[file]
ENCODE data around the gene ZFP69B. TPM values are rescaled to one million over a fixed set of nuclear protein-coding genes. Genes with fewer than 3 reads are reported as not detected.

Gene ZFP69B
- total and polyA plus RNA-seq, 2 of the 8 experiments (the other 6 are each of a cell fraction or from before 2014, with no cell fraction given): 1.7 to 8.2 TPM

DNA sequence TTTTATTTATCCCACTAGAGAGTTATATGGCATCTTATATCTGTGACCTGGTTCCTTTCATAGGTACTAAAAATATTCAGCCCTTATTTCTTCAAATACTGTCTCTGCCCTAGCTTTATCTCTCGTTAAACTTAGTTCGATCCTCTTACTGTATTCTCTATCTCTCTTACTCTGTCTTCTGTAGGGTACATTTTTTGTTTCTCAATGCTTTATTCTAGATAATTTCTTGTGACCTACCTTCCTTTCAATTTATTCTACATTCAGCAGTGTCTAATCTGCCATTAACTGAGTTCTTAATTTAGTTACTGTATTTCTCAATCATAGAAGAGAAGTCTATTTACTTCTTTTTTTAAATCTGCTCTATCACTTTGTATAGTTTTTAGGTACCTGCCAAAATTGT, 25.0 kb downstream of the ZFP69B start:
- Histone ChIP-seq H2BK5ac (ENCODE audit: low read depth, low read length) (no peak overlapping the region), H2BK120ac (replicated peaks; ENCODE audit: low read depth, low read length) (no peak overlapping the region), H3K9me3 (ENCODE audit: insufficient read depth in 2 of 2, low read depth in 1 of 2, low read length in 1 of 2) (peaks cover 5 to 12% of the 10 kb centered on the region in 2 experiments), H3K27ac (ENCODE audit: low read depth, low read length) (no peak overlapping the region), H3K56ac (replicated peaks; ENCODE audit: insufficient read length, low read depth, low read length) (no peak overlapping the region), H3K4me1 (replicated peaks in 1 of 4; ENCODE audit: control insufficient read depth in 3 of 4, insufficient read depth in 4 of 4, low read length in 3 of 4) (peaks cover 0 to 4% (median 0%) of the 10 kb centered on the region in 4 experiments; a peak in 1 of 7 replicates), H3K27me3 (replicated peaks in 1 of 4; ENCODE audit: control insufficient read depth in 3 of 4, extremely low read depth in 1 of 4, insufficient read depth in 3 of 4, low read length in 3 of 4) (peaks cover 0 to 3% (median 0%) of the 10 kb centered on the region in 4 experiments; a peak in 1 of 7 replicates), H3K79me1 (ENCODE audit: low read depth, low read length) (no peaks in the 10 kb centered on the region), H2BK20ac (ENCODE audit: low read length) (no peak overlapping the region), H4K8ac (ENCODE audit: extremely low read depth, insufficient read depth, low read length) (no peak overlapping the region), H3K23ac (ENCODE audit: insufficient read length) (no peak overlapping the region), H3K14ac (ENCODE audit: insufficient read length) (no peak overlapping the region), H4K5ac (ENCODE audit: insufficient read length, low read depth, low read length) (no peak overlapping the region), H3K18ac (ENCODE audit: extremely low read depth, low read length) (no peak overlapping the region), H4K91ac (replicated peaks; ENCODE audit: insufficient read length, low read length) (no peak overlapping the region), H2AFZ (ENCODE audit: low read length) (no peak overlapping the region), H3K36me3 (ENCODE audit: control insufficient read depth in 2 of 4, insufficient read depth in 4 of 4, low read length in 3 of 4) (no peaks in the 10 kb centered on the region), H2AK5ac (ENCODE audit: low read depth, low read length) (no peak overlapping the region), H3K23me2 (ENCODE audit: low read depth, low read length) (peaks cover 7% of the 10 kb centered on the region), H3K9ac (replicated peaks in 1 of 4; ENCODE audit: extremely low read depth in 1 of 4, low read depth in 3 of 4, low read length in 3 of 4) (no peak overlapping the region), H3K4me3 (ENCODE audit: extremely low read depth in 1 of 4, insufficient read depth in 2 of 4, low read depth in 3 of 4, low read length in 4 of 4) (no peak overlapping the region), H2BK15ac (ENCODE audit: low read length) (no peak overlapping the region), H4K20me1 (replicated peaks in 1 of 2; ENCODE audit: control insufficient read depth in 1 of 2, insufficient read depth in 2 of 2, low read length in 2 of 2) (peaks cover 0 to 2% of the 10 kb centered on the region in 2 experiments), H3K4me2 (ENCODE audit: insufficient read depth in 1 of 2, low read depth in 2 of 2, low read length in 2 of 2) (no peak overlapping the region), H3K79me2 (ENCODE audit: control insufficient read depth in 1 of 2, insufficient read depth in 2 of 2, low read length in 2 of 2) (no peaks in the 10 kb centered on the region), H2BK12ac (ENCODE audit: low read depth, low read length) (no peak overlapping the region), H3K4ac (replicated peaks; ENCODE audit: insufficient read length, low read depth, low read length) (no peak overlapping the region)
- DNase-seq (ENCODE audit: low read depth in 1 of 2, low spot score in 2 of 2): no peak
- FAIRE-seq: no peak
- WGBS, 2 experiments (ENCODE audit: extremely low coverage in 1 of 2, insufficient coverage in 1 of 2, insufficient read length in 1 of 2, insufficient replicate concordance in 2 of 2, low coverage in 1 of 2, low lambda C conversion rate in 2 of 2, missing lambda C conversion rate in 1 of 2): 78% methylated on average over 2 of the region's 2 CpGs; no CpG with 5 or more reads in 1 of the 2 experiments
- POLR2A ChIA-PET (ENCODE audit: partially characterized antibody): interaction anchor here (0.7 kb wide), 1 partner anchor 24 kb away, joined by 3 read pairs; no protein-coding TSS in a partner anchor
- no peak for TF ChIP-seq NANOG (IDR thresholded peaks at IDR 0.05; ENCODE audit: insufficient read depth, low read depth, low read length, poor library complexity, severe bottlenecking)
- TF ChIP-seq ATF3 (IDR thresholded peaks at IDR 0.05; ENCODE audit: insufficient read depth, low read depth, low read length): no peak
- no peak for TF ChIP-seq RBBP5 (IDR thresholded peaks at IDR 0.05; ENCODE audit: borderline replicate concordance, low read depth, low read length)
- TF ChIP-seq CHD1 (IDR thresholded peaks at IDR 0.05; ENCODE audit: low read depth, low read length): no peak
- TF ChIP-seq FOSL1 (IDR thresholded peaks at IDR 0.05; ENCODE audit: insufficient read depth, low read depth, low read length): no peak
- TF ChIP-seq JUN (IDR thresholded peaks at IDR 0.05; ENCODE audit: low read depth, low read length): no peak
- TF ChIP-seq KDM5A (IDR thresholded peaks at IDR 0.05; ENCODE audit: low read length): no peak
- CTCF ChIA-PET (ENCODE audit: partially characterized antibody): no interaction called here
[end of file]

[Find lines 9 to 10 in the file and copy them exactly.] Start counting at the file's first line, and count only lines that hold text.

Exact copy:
- POLR2A ChIA-PET (ENCODE audit: partially characterized antibody): interaction anchor here (0.7 kb wide), 1 partner anchor 24 kb away, joined by 3 read pairs; no protein-coding TSS in a partner anchor
- no peak for TF ChIP-seq NANOG (IDR thresholded peaks at IDR 0.05; ENCODE audit: insufficient read depth, low read depth, low read length, poor library complexity, severe bottlenecking)